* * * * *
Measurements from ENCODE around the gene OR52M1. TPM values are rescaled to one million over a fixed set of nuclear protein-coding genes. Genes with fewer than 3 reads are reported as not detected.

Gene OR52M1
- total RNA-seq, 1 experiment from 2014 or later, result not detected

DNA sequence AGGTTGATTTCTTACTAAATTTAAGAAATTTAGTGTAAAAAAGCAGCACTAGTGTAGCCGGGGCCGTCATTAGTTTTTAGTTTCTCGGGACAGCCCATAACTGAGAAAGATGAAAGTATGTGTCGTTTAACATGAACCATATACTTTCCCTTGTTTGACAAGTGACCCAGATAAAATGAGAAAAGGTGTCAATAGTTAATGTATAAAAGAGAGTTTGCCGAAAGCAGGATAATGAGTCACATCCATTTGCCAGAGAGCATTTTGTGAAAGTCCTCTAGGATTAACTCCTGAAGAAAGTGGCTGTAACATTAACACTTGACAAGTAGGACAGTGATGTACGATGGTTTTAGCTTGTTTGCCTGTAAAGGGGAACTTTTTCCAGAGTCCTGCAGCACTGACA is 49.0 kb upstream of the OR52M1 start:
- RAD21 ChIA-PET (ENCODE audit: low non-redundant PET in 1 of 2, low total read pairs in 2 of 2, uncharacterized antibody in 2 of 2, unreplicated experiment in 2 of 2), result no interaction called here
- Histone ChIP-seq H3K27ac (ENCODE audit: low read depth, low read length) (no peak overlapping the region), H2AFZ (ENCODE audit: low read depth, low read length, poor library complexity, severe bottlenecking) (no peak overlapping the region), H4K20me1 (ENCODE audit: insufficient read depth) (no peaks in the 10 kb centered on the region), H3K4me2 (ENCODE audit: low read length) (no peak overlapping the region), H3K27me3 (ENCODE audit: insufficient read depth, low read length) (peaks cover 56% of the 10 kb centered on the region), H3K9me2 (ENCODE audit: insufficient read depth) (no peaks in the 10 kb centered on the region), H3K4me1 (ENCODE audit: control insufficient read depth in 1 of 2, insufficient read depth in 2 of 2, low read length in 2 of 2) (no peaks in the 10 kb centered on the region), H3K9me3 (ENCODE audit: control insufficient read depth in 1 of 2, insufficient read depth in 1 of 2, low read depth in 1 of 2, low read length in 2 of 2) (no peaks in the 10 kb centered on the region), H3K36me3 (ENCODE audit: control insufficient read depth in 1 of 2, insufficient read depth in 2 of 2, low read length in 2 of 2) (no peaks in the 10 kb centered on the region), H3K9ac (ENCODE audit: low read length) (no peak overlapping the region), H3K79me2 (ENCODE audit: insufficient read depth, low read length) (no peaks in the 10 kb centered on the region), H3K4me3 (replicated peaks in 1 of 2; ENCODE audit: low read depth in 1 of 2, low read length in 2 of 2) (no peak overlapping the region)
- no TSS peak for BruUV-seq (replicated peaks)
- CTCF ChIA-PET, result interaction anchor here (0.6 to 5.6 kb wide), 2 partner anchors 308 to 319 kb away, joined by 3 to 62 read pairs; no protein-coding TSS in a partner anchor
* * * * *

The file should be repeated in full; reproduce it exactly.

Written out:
Measurements from ENCODE around the gene OR52M1. TPM values are rescaled to one million over a fixed set of nuclear protein-coding genes. Genes with fewer than 3 reads are reported as not detected.

Gene OR52M1
- total RNA-seq, 1 experiment from 2014 or later, result not detected

DNA sequence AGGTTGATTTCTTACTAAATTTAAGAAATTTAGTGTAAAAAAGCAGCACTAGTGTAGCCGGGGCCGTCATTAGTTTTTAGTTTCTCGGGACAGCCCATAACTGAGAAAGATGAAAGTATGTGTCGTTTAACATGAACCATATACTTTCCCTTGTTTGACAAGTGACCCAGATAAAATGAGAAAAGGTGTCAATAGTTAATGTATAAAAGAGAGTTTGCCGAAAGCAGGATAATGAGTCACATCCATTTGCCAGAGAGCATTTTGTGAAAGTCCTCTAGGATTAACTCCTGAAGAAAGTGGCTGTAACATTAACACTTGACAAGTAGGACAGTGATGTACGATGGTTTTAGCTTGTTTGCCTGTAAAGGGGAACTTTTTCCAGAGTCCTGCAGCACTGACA is 49.0 kb upstream of the OR52M1 start:
- RAD21 ChIA-PET (ENCODE audit: low non-redundant PET in 1 of 2, low total read pairs in 2 of 2, uncharacterized antibody in 2 of 2, unreplicated experiment in 2 of 2), result no interaction called here
- Histone ChIP-seq H3K27ac (ENCODE audit: low read depth, low read length) (no peak overlapping the region), H2AFZ (ENCODE audit: low read depth, low read length, poor library complexity, severe bottlenecking) (no peak overlapping the region), H4K20me1 (ENCODE audit: insufficient read depth) (no peaks in the 10 kb centered on the region), H3K4me2 (ENCODE audit: low read length) (no peak overlapping the region), H3K27me3 (ENCODE audit: insufficient read depth, low read length) (peaks cover 56% of the 10 kb centered on the region), H3K9me2 (ENCODE audit: insufficient read depth) (no peaks in the 10 kb centered on the region), H3K4me1 (ENCODE audit: control insufficient read depth in 1 of 2, insufficient read depth in 2 of 2, low read length in 2 of 2) (no peaks in the 10 kb centered on the region), H3K9me3 (ENCODE audit: control insufficient read depth in 1 of 2, insufficient read depth in 1 of 2, low read depth in 1 of 2, low read length in 2 of 2) (no peaks in the 10 kb centered on the region), H3K36me3 (ENCODE audit: control insufficient read depth in 1 of 2, insufficient read depth in 2 of 2, low read length in 2 of 2) (no peaks in the 10 kb centered on the region), H3K9ac (ENCODE audit: low read length) (no peak overlapping the region), H3K79me2 (ENCODE audit: insufficient read depth, low read length) (no peaks in the 10 kb centered on the region), H3K4me3 (replicated peaks in 1 of 2; ENCODE audit: low read depth in 1 of 2, low read length in 2 of 2) (no peak overlapping the region)
- no TSS peak for BruUV-seq (replicated peaks)
- CTCF ChIA-PET, result interaction anchor here (0.6 to 5.6 kb wide), 2 partner anchors 308 to 319 kb away, joined by 3 to 62 read pairs; no protein-coding TSS in a partner anchor